# T-pipe Connection

## 1. Create Case

After opening SimFlow, we will create a new case named t_pipe_connection

1. Go to panel

2. Provide name t_pipe_connection

3. Click

## 2. Create Geometry - Cylinder 1

We will create a T-pipe geometry by joining together two cylinders.

1. Go to Geometry panel

2. Select Create Cylinder

3. Set the cylinder dimensions:
Length $$\sf{[m]}$$0.4
Radius $$\sf{[m]}$$0.05

## 3. Create Geometry - Cylinder 2

1. Select Create Cylinder

2. Set the origin and axis:
Origin $$\sf{[m]}$$0-0.40
Axis $$\sf{[-]}$$010

3. Set the cylinder dimensions:
Length $$\sf{[m]}$$1.5
Radius $$\sf{[m]}$$0.075

## 4. Unite Geometries

We will join two geometries by using unite tool. This is a geometric boolean operation that will result in a single solid geometry.

1. Select both cylinder with CTRL key pressed

2. Click Unite Geometries

3. New geometry will be listed below the cylinders. Double click on its name and change it from unite to t_joint

## 5. Geometry - T-pipe

The resulting geometry will be displayed in the graphics window.

1. Click Fit View to zoom in the geometry

## 6. Creating Face Group - Inlet 1

In this simulation, we are dealing with an internal flow problem. The imported geometry determines the bounds of the fluid domain. To inform the program where the boundaries of the inlet and outlet mesh should be created, we will use the Face Groups. Face Group is a set of faces that should be distinguished within a geometry. When the geometry containing the face group is used for meshing, an additional boundary is created. The boundary represents the respective face group and inherits its name.

1. Select the first inlet face by holding CTRL key and clicking on the geometry face in a 3D view. The selection should be marked in red

2. Click on the Face Group button in the graphics context toolbar

3. Press Esc key to clear the selection

## 7. Creating Face Group - Inlet 2

Next, select the second inlet and create a new face group.

1. Select the second inlet. Press CTRL key and click on the face as below

2. Click on the Face Group button in the graphics context toolbar

3. Press Esc key to clear the selection

## 8. Creating Face Group - Outlet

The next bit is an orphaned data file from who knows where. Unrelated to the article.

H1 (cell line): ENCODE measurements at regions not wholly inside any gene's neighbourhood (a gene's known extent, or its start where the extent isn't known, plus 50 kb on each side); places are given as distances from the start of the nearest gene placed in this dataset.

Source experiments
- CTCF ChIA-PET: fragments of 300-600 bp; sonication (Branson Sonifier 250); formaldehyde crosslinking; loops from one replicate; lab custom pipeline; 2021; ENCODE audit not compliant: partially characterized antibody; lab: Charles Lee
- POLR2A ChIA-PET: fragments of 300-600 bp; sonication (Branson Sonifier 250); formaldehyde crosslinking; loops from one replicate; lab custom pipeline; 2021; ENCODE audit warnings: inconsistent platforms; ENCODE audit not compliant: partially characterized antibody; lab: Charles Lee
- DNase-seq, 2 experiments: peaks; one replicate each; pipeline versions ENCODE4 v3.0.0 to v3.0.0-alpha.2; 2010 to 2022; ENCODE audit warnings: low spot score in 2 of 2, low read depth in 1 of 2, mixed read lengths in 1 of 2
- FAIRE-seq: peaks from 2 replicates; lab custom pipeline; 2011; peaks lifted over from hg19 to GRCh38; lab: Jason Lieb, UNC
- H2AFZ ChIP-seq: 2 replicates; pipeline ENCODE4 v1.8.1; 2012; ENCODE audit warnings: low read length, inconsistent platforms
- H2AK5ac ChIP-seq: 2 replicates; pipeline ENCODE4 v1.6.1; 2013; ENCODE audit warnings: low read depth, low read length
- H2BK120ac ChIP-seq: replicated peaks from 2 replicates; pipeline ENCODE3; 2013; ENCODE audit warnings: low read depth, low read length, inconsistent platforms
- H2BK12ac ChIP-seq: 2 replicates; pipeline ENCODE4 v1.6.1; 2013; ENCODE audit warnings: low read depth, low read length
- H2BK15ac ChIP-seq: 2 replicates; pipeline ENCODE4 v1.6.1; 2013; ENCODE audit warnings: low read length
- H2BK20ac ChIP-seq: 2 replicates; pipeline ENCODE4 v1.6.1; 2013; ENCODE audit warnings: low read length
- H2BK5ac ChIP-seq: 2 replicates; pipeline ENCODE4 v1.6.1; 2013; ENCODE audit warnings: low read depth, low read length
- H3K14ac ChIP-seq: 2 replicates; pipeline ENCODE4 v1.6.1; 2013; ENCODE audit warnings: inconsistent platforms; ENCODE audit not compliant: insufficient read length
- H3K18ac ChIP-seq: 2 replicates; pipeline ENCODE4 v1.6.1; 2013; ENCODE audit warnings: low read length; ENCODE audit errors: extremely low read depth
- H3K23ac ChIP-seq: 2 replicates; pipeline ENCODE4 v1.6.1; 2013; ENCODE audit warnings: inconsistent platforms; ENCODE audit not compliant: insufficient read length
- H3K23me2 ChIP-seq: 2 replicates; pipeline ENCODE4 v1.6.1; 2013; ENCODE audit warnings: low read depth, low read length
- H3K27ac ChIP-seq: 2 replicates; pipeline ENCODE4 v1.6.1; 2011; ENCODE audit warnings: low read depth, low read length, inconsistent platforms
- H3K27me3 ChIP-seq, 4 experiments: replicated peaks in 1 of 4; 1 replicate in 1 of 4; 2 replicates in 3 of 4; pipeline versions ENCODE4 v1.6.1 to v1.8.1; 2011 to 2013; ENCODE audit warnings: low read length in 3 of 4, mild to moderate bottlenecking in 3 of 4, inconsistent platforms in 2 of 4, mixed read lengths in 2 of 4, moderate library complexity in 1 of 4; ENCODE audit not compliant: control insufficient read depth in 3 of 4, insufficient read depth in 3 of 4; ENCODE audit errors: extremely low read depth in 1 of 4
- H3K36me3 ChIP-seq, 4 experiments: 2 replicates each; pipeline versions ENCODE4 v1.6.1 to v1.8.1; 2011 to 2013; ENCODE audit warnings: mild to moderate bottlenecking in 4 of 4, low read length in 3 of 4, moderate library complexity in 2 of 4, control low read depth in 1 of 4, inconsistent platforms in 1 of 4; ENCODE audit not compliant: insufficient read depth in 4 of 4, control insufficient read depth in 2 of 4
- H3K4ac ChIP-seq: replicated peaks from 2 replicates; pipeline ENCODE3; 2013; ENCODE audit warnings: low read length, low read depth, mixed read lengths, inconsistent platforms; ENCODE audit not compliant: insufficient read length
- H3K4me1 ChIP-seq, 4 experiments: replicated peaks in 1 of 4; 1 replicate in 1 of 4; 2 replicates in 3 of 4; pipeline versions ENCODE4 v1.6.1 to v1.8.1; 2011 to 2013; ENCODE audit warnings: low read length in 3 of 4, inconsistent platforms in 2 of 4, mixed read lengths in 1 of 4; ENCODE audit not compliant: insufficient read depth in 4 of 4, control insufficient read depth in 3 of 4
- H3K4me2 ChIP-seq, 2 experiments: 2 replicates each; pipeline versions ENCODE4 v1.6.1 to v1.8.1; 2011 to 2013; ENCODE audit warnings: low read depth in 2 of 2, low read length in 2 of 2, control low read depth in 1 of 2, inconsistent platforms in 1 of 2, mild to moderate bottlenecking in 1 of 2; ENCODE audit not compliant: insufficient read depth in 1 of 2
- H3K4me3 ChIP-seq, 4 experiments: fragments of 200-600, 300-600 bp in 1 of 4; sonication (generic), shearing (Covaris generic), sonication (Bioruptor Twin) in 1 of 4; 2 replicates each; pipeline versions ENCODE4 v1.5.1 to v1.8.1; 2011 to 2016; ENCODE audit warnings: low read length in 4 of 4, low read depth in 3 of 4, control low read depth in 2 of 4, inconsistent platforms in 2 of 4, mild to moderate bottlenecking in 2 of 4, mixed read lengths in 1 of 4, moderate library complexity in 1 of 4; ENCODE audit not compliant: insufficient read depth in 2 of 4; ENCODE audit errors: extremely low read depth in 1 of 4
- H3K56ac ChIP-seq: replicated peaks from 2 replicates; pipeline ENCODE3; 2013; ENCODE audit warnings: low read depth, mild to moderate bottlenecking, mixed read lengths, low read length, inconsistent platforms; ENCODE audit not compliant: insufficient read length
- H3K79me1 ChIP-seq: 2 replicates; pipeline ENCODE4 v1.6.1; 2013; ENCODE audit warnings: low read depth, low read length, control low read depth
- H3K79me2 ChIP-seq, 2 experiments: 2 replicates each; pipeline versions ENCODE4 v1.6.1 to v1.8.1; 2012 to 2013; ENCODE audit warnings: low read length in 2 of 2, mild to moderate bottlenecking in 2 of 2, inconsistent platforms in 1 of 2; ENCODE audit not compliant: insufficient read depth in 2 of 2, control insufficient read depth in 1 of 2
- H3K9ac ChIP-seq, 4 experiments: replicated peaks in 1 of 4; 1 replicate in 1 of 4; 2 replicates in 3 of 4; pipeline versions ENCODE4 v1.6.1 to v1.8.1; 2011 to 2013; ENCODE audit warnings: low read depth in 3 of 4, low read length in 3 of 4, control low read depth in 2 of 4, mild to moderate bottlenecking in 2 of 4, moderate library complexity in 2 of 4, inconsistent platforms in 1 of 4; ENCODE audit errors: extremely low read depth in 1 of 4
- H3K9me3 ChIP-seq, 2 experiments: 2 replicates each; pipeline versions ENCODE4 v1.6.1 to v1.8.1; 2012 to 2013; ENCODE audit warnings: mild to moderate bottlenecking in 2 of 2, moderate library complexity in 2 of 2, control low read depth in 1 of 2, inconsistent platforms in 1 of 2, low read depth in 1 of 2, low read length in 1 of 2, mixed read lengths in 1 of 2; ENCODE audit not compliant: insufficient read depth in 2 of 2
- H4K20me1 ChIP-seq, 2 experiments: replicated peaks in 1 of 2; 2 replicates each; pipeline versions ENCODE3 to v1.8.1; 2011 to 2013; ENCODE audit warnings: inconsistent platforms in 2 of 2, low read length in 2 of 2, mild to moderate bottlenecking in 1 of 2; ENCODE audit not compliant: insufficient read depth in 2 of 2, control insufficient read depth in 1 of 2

Now, rotate the view in a way you will be able to see the second end of the geometry.

1. Select the outlet face. Press CTRL key and click on the face

2. Click on the Face Group button in the context toolbar

## 9. Rename Face Groups

In the Geometry Panel we can find four Face Groups under the t_joint geometry. The first group, named default, contains all non-selected surfaces. These surfaces will become the walls of the pipes. The three additional groups represent the inlets and the outlet of the fluid domain. We will rename those groups to make the resulting boundary names more readable.

1. Select t_joint geometry

2. Expand Geometry Faces

3. Change face groups names accordingly (double-click on a group name to start editing)
group_1 $$\rightarrow$$ inlet1
group_2 $$\rightarrow$$ inlet2
group_3 $$\rightarrow$$ outlet

## 10. Meshing Parameters - T_joint

In order to create the mesh, we need to specify the meshing options used for a given geometry. For the t-joint, we will add the boundary layer and refine the mesh near edges by level 1.

1. Go to Hex Meshing panel

2. Select the t_joint component

3. Enable Mesh Geometry

4. Enable Create Boundary Layer Mesh

5. Set surface Refinement to Min 0 Max 1

## 11. Base Mesh - Domain

For the base mesh, we will use a box geometry. We would like to create the mesh inside the T-pipe geometry. Therefore, we need to make the box size a little bigger than the t-pipe.

1. Go to Base tab

2. Click on to adopt box to visible geometries

3. Define the number of divisions
Division2520060

## 12. Start Meshing

Everything is now ready for meshing.